Problems arise when mineral and minimal media are prepared. First, there is not a clear distinction between both media. I some papers, such as Palmen et al 1993 it seems that they are the same thing. Additionally, there are several variations of the media preparation and some are a long and complicated mixture of three solutions: a basal media, a trace element solution and a vitamin solution (i.e. Tschech and Pfenning 1984Porstendörfer et al. 1997).

The first thing that I did to start working in A. baylyi was streaking strains SDS-5 and SDS-6 in a minimal media that I made following the recipe of Palmer et al. 1993, which consisted in 60 mM lactic acid, 11 mM-KH2PO4, 95 mM-Na2HPO4, 0.81 mM-Mg SO4, 37 mM NH4Cl, 0.068 mM-CaCl2, and 1.8 uM-FeSO4. Since SDS-6 grows only in the presence of tryptophan, I expected that this strain would grow in LB agar, but not in the lactic minimal media agar; while SDS-5 strain should grow in both agar media. To my surprise, that was not the case, since both strains grew normally in both agar plates.

This result could be caused by three factors:

  1. There is contamination and the colonies on plates are not Acinetobacter
  2. There are traces of tryptophan in one of the elements of the media
  3. I froze the strains incorrectly

To discriminate between the three, I will:

  1. Look at strains at microscope to see if there is contamination
  2. Get the auxotroph strain SDS-6 again from the teaching lab, and streak it in LB and lactic minimal media agar.
  3. Streak SDS-5 and SDS-6 in LB, lactic minimal media and in minimal media prepared with the recipe from the teaching lab (which is different from the recipe I used).

Update (Jan 07 2016)

  1.  Colonies look normal, no contamination was observed
  2. I got another the Davis lab (they got the strain from the teaching lab) and the new SDS-6 grew on LB but not in the lactic minimal media (prepared by me). On the contrary, the SDS-6 that I got the first time grew on both LB and lactic minimal media.
  3. I also grew both strains in a minimal media plate prepared using the recipe from the teaching lab. Both SDS-6 and a SDS-5 grew poorly. Maybe more incubation time is needed

This results, on one hand, confirm that there is nothing wrong with the recipe I used to prepare the minimal media (which I got from Juni 1974, and Palmen et al 1993).  On the other hand, they confirm that the first strain SDS-6 that I got was probably mistaken by SDS-5.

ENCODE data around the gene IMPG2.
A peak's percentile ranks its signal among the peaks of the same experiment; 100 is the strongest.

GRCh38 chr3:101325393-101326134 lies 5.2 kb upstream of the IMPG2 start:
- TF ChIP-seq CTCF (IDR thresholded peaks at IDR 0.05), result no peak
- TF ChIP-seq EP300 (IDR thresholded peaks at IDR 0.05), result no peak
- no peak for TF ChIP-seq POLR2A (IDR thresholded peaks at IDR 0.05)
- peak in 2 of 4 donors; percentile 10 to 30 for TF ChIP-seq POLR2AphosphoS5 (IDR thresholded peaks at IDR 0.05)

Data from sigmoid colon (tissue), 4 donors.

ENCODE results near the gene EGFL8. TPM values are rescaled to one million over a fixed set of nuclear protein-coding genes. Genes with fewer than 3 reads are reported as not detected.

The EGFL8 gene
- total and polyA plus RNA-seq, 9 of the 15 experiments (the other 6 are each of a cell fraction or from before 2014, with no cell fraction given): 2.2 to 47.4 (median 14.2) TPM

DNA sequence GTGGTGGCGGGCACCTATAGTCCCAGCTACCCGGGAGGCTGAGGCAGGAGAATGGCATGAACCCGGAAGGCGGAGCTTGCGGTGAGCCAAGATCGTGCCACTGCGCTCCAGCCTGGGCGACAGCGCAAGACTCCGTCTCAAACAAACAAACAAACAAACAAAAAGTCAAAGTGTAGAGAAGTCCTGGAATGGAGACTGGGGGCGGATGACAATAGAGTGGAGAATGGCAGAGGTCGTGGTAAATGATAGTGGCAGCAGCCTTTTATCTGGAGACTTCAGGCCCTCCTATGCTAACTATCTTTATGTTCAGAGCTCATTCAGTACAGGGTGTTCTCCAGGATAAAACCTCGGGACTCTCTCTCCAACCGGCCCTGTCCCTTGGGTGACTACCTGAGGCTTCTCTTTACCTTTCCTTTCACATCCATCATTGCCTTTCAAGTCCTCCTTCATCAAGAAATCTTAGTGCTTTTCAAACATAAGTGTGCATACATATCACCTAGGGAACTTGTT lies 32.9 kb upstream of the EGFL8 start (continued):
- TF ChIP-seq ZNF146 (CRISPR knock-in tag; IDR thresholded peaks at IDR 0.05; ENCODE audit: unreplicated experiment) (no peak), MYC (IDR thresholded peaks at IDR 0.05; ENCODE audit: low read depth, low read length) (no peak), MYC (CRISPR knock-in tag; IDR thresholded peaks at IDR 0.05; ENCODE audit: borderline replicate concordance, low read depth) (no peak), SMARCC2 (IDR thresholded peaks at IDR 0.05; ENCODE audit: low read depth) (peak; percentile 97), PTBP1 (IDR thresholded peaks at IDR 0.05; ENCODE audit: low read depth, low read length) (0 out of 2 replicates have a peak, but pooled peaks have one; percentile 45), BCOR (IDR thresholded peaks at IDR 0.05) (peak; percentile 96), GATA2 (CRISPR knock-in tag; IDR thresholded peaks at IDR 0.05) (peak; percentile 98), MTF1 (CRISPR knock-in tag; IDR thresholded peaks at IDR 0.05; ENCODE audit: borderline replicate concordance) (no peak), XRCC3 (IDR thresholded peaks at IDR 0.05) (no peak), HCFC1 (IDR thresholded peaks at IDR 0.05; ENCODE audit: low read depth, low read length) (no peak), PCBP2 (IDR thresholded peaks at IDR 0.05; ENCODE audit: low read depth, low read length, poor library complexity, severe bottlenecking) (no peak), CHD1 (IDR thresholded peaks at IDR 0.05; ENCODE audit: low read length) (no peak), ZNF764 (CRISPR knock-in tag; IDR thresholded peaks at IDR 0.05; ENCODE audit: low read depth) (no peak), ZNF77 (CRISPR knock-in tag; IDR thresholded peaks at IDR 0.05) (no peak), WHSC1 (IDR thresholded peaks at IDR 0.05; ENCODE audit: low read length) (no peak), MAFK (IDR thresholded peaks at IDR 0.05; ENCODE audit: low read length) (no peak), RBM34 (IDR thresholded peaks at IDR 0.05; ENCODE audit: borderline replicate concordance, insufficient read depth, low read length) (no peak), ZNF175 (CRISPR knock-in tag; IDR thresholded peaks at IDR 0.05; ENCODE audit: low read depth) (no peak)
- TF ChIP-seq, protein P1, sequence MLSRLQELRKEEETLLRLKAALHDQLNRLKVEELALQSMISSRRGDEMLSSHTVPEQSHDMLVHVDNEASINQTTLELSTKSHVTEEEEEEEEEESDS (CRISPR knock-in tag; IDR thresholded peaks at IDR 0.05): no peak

A second problem that I must solve relates to figure out which marker I could use to test natural transformation. Three markers could be used:

  1. DNA from strains with nptII gene (KmR) incubated with Kanamycin sensitive strains
  2. DNA from wild type strain BD413 (pobA gene) incubated with ADP239 strains which are unable to grow in minimal media with p-hidroxybenzoate.
  3. DNA from SDS-5 or BD413 incubated with SDS-6 auxotroph mutant

Problems with this markers:

  1. I could extract DNA from ADP239 comA::nptII or ADP239 comP::nptII  and transform competent BD413 strain. However, this marker cannot be used to confirm the phenotype of the ADP239 comA::nptII or ADP239 comP::nptII strains since both have the nptII gene.
  2. Using pobA gene as a marker would be ideal, since this marker is the one used for natural transformation experiment done by the Averhoff group. However, I do not have the wild type ADP239 strain AAAGGRRR!!!!
  3. I could use SDS-5 DNA and select for growth in tryptophan but first, I must figure out what went wrong with the media, and second, knockout mutants of comP and comA are able to grow in tryptophan.

Solutions:

  1. It seems that the simplest solution would be to making my own ADP239 wild type. I could PCR the mutated pobA gene from ADP239 comA::nptII and transform BD413. The problem is that I will have to screen hundred of colonies in LB and minimal media with p-hidroxybenzoate
  2. I could extract DNA from ADP239 comA::nptII and ADP239 comP::nptII and transform SDS-6 auxotroph competent cells and select for KmR

mmm, it seems that the easiest thing to do would be the second option.